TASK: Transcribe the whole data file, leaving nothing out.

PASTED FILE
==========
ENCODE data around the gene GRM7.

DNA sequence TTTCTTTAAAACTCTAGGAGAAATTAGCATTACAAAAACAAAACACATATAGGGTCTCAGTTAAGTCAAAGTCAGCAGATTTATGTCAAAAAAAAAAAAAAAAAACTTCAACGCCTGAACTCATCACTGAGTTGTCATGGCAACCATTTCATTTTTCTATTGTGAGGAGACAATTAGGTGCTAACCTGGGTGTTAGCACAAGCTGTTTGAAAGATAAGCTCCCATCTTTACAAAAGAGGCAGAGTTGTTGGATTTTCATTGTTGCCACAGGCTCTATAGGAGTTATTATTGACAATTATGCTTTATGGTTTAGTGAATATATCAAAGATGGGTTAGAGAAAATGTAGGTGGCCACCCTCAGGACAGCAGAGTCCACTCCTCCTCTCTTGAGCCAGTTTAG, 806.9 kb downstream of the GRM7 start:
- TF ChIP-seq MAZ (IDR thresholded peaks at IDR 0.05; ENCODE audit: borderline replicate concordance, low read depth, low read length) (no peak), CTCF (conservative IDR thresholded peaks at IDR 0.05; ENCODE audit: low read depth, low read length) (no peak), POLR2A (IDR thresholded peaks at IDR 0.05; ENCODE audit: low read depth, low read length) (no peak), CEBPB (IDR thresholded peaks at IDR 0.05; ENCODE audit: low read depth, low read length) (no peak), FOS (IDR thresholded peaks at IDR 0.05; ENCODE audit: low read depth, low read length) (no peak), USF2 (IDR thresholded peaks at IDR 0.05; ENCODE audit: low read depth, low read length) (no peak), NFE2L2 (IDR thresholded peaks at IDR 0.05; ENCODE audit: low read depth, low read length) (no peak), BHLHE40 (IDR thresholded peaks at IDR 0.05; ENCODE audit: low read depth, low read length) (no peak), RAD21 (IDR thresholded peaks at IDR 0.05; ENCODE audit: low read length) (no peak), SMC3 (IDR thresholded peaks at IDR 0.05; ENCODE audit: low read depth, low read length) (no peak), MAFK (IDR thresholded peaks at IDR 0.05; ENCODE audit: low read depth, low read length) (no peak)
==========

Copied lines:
ENCODE data around the gene GRM7.

DNA sequence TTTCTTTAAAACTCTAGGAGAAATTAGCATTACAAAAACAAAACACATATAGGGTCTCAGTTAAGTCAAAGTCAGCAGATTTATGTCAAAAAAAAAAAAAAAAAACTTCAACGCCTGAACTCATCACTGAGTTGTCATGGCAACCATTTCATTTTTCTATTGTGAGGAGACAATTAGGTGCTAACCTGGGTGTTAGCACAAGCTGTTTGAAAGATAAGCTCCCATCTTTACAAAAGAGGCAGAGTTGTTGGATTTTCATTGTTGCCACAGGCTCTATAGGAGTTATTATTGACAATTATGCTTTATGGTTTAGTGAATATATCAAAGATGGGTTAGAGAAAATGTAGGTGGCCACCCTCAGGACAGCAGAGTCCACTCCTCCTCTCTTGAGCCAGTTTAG, 806.9 kb downstream of the GRM7 start:
- TF ChIP-seq MAZ (IDR thresholded peaks at IDR 0.05; ENCODE audit: borderline replicate concordance, low read depth, low read length) (no peak), CTCF (conservative IDR thresholded peaks at IDR 0.05; ENCODE audit: low read depth, low read length) (no peak), POLR2A (IDR thresholded peaks at IDR 0.05; ENCODE audit: low read depth, low read length) (no peak), CEBPB (IDR thresholded peaks at IDR 0.05; ENCODE audit: low read depth, low read length) (no peak), FOS (IDR thresholded peaks at IDR 0.05; ENCODE audit: low read depth, low read length) (no peak), USF2 (IDR thresholded peaks at IDR 0.05; ENCODE audit: low read depth, low read length) (no peak), NFE2L2 (IDR thresholded peaks at IDR 0.05; ENCODE audit: low read depth, low read length) (no peak), BHLHE40 (IDR thresholded peaks at IDR 0.05; ENCODE audit: low read depth, low read length) (no peak), RAD21 (IDR thresholded peaks at IDR 0.05; ENCODE audit: low read length) (no peak), SMC3 (IDR thresholded peaks at IDR 0.05; ENCODE audit: low read depth, low read length) (no peak), MAFK (IDR thresholded peaks at IDR 0.05; ENCODE audit: low read depth, low read length) (no peak)